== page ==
One of the mysteries of the English language finally explained.
Used to express elation, enthusiasm, or triumph.‘I definitely get Fridays off, woot!’
- ‘On Saturday I paid some more off my graphic novel lay-by (one more payment to go, Woot!) and got a new belt.’
- ‘Lastly, it's time for the 2005 Australian Blog Awards, woot.’
- ‘I went skiing today WOOT!’
- ‘I'd seen him supporting Jeffrey Lewis (who, as it happens, is at the Jug on May 8th - woot!) last September.’
- ‘I will put out more Christmas junk because I'm obsessive like that, and my roommate says we can put out christmas stuff any time after her birthday, which was a week ago. woot!’
- ‘It's enough to get one excited and shout (in the current American vernacular) - woot!’
- ‘Thanks to Virginia Nussey over at Bruce Clay sending me the actual presentation (woot!).’
- ‘And Channel 5 has picked up Angel for the UK season 3 starts in June, woot!’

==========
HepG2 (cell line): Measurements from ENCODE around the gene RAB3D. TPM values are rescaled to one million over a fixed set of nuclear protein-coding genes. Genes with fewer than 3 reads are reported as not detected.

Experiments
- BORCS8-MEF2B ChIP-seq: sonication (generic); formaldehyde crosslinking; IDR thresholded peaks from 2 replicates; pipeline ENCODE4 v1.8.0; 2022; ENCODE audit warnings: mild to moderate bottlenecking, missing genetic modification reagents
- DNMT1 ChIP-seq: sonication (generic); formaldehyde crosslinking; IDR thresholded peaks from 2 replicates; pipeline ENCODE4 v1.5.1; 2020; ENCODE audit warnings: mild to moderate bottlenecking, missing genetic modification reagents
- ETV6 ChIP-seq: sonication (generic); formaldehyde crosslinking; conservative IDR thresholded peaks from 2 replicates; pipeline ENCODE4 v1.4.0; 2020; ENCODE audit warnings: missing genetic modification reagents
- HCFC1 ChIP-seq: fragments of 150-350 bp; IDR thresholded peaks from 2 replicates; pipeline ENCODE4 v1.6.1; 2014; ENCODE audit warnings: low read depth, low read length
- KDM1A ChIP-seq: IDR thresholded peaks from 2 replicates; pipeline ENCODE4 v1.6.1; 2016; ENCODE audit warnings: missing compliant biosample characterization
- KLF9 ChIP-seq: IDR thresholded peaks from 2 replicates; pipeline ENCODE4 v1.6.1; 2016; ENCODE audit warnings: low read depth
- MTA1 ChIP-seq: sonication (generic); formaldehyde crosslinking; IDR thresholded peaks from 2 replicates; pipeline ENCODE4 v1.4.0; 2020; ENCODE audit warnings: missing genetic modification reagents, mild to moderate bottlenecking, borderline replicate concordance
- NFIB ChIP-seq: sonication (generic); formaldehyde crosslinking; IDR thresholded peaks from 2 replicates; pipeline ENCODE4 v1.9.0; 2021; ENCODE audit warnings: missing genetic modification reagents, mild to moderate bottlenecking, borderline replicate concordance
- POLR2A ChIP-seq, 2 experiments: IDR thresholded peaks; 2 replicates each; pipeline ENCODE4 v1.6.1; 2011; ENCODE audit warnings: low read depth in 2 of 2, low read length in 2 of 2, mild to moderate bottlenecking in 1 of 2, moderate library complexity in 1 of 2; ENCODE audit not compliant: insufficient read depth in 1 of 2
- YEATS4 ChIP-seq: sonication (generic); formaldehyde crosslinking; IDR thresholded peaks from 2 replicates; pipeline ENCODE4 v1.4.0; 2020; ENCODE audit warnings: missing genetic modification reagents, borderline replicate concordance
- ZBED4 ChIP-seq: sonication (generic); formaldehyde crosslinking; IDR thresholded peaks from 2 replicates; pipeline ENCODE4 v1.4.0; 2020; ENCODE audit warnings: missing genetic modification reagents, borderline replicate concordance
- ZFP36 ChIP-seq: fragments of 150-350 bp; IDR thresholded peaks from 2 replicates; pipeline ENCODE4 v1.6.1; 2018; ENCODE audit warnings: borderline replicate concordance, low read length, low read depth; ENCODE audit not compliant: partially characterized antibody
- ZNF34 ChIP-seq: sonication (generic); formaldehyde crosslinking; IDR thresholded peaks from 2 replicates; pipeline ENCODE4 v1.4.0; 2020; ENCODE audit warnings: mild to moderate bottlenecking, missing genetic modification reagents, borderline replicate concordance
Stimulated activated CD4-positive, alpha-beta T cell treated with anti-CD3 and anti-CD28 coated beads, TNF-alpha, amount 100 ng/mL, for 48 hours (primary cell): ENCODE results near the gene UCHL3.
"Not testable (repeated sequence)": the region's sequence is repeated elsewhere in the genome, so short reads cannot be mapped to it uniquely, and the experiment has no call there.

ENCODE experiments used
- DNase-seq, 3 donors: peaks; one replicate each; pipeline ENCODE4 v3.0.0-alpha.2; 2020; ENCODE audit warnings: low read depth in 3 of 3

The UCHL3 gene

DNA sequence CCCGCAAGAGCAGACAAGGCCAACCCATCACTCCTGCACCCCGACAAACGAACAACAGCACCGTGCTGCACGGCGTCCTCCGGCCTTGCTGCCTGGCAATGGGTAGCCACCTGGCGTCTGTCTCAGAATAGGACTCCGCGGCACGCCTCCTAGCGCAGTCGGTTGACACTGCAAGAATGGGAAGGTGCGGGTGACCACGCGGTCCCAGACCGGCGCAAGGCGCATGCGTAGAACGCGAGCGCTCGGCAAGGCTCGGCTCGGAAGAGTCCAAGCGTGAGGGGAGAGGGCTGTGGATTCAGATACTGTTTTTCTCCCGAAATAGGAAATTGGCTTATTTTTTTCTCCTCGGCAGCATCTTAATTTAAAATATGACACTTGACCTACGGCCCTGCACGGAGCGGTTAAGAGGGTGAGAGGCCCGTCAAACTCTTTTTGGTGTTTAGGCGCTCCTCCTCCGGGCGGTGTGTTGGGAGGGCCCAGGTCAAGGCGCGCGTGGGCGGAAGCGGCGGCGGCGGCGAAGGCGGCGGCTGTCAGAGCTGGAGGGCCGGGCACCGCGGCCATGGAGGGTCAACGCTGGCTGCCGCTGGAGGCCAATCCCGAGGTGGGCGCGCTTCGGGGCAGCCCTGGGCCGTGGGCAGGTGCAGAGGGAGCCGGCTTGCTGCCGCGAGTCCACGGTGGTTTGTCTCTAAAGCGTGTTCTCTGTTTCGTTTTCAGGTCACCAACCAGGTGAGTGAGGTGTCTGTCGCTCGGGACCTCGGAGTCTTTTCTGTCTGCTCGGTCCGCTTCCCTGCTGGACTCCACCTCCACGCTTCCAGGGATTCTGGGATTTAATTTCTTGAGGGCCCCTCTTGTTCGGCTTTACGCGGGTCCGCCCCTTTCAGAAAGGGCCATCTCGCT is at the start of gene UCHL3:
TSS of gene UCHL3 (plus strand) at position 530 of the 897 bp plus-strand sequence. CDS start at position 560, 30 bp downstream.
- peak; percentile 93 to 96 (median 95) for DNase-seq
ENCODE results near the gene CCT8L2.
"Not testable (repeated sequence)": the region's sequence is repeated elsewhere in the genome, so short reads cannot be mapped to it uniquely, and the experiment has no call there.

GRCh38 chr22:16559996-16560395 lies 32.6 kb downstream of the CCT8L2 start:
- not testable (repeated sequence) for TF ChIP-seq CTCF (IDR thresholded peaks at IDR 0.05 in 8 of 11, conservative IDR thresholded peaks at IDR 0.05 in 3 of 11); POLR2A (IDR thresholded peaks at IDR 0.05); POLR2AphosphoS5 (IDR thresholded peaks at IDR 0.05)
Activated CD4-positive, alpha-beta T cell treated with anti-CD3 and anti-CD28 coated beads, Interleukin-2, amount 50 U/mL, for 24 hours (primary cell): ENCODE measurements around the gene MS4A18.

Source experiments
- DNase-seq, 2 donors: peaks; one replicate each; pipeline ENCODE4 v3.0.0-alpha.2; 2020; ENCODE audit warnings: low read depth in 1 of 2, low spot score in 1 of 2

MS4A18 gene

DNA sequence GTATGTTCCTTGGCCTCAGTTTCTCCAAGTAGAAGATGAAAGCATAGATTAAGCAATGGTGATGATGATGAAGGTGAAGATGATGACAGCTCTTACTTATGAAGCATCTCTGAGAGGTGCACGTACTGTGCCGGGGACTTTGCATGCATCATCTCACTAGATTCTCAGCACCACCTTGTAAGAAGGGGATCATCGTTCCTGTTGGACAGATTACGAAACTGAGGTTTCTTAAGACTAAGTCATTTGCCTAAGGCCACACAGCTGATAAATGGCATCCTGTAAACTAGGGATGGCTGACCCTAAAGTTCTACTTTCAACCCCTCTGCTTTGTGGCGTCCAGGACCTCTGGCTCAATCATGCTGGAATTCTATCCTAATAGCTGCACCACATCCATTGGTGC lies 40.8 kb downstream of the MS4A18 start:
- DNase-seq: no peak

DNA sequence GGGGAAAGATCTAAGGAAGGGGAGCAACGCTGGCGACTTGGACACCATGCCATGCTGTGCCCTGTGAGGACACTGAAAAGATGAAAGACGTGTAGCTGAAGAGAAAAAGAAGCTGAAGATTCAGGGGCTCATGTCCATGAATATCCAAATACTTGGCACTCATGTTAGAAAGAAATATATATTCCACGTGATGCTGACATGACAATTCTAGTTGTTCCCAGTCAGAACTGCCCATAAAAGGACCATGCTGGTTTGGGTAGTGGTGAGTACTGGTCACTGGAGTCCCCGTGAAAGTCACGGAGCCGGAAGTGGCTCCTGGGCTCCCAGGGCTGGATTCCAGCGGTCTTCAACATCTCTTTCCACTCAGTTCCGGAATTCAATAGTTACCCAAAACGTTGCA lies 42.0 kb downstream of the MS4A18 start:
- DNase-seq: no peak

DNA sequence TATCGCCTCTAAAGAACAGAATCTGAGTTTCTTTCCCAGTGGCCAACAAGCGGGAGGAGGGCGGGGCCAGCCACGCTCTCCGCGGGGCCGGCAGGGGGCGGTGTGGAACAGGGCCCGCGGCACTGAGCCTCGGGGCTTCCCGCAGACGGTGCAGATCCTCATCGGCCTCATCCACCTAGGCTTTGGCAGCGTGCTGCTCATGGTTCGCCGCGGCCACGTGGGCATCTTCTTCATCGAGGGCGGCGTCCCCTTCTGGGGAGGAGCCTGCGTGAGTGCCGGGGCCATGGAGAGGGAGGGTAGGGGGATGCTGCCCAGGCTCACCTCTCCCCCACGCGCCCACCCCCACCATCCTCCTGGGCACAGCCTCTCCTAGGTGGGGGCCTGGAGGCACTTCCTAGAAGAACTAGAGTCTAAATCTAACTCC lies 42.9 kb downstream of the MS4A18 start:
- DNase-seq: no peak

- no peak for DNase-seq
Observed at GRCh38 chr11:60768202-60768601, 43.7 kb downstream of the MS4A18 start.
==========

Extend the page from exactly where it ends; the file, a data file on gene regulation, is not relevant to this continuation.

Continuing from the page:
- ‘I bought Harry Potter & The Chamber of Secrets today. woot!’
- ‘It's fireworks night (Guy fawkes, bonfire night, whatever u wanna call it) woOt to fireworks.’
- ‘Okay, I stopped posting on this thread because it just became me going "woot!"’
- ‘My first blog post was Oh my; my second post was Woot!’
- ‘But right now I'm off to find an explanation of woot, another one of those cyber cool terms that I seemed to have missed along the way.’
- ‘I don't think I've ever said "Woot" before.’
- ‘Then, off to the photo lab, and I developed the two rolls of film (woot, they both came out fine!) and then (insert spooky music here) went to make some prints.’
- ‘Phil is gonna also teach me to play guitar woot!’
1990s: origin uncertain.
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